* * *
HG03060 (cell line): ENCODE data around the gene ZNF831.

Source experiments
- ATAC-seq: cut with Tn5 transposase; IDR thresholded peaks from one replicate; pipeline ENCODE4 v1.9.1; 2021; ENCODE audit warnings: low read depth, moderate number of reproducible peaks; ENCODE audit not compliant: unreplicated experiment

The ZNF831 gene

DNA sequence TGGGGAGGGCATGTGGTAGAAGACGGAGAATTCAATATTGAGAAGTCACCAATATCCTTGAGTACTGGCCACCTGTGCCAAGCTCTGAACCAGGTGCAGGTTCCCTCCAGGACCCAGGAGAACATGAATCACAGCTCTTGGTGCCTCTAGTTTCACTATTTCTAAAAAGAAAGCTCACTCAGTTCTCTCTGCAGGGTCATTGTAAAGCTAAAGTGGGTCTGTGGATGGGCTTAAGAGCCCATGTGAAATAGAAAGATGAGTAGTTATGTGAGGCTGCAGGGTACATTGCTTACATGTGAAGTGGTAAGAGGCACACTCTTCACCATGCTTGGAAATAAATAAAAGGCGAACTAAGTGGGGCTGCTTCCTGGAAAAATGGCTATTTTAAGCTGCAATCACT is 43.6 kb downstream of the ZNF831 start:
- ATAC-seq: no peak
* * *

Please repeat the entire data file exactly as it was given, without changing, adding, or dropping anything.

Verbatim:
HG03060 (cell line): ENCODE data around the gene ZNF831.

Source experiments
- ATAC-seq: cut with Tn5 transposase; IDR thresholded peaks from one replicate; pipeline ENCODE4 v1.9.1; 2021; ENCODE audit warnings: low read depth, moderate number of reproducible peaks; ENCODE audit not compliant: unreplicated experiment

The ZNF831 gene

DNA sequence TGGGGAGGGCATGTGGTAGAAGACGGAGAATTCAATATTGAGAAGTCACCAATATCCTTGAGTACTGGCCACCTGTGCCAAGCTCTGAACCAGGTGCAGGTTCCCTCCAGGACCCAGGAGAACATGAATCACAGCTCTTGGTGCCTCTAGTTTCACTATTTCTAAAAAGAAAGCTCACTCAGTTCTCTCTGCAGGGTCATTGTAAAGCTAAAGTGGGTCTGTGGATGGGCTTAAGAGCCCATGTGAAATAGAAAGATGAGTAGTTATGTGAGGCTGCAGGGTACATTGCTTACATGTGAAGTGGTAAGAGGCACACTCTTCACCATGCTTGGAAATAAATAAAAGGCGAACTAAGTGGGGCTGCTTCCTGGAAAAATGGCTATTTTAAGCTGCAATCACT is 43.6 kb downstream of the ZNF831 start:
- ATAC-seq: no peak